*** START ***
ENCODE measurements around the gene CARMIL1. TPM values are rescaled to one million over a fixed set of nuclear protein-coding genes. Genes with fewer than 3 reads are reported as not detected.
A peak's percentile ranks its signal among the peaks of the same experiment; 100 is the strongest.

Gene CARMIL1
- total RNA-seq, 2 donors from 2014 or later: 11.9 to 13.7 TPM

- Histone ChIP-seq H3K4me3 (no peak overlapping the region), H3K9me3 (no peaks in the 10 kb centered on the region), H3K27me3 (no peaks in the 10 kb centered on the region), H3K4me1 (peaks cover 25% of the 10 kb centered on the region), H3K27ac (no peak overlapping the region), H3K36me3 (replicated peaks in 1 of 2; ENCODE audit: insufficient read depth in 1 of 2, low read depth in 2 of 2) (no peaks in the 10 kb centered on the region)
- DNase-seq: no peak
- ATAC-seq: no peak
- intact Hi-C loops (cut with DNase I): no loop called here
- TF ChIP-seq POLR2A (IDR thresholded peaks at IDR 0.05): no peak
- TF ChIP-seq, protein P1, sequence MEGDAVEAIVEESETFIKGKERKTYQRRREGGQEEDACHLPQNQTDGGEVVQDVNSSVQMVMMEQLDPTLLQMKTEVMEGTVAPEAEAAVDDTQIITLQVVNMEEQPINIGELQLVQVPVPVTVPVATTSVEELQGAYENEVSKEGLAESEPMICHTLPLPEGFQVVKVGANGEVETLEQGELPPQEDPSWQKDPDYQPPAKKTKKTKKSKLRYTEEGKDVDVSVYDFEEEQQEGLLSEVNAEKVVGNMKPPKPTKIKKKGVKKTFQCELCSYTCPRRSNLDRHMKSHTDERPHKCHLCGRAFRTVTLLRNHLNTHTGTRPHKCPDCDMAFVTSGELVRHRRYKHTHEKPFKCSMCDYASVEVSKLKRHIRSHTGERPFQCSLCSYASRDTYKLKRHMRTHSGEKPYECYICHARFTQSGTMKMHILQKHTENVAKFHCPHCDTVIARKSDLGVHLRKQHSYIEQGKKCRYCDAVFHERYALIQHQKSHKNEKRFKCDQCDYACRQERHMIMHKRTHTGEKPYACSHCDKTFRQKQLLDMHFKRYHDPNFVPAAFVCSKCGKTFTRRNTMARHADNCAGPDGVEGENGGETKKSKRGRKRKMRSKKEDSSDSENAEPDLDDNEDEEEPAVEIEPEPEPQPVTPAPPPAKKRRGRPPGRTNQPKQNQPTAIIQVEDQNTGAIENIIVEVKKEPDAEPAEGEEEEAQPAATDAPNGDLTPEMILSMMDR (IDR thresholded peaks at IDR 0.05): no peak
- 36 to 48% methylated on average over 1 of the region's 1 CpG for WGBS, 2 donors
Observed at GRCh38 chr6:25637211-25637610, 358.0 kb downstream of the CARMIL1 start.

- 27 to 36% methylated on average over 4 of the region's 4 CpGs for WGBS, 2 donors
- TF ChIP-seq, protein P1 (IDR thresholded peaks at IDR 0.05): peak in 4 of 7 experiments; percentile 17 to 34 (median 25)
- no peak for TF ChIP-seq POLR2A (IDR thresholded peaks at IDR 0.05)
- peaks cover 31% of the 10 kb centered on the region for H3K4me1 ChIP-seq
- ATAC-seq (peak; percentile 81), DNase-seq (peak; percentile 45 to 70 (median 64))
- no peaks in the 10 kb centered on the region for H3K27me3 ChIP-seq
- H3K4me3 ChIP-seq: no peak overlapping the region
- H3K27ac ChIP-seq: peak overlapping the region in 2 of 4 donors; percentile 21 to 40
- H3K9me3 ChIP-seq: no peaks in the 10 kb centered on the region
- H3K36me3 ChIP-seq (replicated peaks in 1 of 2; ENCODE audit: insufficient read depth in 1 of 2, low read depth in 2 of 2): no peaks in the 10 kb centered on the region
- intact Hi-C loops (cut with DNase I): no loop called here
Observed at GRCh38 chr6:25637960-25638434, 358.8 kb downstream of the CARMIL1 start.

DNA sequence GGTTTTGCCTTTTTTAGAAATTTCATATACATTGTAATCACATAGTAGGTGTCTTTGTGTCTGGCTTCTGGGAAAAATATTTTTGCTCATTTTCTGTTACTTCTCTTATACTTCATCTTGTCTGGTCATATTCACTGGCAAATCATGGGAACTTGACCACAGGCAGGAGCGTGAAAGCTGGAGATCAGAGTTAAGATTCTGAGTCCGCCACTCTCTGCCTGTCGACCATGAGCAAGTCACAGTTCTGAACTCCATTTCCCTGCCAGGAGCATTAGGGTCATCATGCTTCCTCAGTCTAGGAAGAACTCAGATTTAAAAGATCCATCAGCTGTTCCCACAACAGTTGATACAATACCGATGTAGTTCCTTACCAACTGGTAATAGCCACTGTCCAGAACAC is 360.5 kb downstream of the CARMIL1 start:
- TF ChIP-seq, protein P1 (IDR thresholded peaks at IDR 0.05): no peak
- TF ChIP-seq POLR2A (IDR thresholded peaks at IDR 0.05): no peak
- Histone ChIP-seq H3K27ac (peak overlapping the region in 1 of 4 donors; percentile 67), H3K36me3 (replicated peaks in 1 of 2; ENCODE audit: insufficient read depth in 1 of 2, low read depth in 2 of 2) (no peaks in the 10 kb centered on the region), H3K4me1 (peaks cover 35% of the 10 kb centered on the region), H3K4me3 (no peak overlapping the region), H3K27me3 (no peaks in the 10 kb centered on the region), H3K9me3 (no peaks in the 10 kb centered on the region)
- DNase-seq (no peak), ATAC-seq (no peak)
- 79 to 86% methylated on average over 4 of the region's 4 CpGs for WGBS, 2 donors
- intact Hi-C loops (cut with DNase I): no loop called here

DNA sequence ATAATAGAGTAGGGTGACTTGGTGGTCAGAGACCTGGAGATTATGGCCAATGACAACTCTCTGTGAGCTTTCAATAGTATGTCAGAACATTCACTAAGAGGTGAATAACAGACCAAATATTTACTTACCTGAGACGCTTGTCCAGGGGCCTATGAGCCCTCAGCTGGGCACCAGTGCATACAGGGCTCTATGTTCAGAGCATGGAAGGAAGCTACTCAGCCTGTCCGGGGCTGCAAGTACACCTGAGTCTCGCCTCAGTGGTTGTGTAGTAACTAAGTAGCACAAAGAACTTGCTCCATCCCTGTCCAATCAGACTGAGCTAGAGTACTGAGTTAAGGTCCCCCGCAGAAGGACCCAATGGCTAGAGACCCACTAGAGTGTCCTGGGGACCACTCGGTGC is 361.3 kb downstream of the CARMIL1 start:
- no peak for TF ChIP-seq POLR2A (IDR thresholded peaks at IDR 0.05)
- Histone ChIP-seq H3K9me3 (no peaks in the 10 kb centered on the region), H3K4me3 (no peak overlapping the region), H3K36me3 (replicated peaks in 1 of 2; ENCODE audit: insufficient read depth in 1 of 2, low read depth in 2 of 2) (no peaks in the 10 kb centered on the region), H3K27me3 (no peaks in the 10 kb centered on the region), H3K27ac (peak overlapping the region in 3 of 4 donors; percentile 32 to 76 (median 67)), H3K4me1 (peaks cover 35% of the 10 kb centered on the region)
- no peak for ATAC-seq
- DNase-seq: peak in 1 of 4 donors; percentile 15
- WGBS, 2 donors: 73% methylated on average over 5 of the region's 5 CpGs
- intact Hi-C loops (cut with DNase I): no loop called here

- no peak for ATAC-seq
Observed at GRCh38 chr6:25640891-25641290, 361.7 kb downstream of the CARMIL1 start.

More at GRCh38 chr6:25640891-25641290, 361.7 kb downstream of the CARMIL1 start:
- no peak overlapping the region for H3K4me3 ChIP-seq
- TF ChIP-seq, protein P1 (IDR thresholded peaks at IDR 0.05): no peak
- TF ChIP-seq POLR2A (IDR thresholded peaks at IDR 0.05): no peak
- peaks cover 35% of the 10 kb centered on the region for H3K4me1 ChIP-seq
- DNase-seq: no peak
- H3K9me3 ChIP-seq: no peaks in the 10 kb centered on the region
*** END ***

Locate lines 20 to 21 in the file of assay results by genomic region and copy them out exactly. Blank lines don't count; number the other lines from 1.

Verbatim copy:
- H3K27ac ChIP-seq: peak overlapping the region in 2 of 4 donors; percentile 21 to 40
- H3K9me3 ChIP-seq: no peaks in the 10 kb centered on the region